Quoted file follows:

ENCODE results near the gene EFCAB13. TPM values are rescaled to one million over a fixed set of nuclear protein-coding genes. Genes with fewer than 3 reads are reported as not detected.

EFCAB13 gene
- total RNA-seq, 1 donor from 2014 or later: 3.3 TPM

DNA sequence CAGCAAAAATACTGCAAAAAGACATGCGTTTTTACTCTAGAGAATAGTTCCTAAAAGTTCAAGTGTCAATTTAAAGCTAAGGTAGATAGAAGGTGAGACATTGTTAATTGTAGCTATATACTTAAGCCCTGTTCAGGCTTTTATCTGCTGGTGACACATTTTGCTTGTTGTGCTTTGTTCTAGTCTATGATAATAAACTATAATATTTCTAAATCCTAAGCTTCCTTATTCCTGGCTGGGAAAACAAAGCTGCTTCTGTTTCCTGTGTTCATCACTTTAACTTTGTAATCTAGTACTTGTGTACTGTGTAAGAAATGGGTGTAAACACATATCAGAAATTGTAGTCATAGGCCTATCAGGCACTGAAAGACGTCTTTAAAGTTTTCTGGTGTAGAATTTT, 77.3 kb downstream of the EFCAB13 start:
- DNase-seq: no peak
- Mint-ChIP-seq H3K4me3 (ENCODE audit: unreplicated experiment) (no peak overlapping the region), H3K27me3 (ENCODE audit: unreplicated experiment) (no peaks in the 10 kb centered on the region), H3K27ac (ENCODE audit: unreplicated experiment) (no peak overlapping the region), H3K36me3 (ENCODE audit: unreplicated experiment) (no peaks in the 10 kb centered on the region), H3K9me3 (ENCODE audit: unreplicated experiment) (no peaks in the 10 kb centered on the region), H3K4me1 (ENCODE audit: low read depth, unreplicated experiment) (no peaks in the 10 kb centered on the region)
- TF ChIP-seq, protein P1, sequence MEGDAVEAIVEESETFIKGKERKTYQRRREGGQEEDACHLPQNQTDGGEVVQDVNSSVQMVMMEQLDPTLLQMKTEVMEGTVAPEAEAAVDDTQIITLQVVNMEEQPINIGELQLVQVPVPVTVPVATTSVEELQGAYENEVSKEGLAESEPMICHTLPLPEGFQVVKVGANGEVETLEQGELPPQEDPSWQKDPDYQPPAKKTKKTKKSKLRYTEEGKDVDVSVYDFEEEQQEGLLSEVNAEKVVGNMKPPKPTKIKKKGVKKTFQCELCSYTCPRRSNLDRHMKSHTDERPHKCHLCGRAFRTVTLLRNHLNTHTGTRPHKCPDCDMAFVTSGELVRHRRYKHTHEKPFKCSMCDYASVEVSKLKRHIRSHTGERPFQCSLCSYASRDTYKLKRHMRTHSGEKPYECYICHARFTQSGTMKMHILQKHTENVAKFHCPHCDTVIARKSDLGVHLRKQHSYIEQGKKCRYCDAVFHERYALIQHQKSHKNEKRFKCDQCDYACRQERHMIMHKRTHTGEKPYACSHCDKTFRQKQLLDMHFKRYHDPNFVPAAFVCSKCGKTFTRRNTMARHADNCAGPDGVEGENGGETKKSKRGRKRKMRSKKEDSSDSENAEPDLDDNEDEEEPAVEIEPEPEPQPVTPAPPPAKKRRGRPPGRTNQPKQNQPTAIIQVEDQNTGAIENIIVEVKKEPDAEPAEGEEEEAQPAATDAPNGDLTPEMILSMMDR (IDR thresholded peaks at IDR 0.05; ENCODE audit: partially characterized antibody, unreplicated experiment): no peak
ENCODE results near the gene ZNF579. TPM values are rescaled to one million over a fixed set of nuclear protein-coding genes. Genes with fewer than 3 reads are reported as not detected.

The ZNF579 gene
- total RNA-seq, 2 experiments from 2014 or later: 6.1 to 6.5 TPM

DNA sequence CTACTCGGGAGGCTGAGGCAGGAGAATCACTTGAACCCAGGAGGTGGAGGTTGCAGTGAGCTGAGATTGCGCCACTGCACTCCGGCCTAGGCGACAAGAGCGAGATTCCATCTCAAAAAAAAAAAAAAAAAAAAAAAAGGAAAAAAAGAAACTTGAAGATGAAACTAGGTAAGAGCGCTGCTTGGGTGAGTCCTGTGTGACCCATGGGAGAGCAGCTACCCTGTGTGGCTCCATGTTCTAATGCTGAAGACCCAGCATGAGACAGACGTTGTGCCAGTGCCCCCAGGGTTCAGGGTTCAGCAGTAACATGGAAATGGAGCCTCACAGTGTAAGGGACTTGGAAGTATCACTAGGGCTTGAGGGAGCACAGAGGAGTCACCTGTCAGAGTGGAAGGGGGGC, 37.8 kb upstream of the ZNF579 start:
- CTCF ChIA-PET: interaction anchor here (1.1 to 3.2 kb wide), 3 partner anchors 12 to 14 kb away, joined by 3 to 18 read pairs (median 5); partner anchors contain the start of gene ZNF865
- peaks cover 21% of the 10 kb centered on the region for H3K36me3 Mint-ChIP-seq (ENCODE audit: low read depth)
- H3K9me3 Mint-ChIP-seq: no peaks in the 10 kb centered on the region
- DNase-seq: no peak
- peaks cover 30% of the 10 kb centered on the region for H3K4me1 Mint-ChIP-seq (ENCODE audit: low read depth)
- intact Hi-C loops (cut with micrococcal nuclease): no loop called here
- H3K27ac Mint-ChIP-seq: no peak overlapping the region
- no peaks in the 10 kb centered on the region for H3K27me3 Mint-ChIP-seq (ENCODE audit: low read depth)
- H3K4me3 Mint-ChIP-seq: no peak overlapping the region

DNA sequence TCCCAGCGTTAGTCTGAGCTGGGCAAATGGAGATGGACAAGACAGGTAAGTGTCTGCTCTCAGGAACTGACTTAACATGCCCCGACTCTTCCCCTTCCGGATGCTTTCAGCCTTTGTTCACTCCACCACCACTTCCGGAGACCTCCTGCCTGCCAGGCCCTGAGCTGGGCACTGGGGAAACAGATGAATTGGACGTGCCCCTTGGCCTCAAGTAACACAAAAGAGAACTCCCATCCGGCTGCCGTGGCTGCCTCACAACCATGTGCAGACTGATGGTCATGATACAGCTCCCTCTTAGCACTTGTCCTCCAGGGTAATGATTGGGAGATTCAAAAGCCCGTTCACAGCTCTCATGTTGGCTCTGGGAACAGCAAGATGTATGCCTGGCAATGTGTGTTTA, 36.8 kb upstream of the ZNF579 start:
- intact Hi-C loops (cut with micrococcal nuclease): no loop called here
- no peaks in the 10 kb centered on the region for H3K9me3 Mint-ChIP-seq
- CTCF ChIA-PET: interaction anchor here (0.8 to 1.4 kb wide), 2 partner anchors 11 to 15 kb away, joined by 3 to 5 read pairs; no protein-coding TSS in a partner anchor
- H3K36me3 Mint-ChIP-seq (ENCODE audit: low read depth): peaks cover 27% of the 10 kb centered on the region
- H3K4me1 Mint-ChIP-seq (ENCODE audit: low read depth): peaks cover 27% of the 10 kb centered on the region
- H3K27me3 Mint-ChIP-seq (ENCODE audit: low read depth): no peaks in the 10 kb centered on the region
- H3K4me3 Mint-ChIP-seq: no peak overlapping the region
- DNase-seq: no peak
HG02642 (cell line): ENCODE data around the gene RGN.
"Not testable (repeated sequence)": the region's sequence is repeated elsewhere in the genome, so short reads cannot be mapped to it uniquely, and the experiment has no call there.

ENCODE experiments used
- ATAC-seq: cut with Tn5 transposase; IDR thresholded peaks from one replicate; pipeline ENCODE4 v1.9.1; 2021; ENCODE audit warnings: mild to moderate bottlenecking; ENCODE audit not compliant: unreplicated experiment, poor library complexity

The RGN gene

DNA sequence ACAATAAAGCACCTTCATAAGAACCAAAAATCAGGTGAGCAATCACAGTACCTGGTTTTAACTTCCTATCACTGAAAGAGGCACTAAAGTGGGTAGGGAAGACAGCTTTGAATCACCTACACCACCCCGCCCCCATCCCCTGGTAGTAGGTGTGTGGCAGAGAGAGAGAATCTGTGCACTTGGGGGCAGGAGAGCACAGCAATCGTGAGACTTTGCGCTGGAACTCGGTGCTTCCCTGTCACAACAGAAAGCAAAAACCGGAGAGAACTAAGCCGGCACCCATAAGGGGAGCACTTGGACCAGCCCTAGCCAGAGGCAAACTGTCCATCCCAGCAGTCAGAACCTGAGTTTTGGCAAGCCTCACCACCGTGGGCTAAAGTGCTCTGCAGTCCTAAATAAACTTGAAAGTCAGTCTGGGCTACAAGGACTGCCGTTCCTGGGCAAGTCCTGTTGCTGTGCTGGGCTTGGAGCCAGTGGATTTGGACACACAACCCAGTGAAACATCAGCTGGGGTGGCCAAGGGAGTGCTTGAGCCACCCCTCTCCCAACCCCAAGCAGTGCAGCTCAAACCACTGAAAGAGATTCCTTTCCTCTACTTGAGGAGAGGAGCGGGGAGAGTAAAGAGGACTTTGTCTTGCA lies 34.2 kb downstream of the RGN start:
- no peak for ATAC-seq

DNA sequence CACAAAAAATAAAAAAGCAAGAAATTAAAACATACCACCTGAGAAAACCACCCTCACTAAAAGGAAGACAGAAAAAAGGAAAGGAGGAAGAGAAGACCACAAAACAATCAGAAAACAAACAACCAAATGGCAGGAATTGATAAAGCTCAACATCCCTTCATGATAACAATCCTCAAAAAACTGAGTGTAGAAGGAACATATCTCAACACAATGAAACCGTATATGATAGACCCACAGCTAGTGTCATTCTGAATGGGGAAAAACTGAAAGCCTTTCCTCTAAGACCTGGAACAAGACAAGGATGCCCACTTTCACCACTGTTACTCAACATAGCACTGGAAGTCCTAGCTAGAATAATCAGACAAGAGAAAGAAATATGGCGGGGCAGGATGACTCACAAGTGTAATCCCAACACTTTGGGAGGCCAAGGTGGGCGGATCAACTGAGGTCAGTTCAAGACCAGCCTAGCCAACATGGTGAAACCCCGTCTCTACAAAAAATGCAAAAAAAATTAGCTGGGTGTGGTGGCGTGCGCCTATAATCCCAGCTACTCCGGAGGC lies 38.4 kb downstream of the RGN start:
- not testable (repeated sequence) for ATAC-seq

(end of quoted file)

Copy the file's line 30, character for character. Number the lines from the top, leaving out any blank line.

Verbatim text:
HG02642 (cell line): ENCODE data around the gene RGN.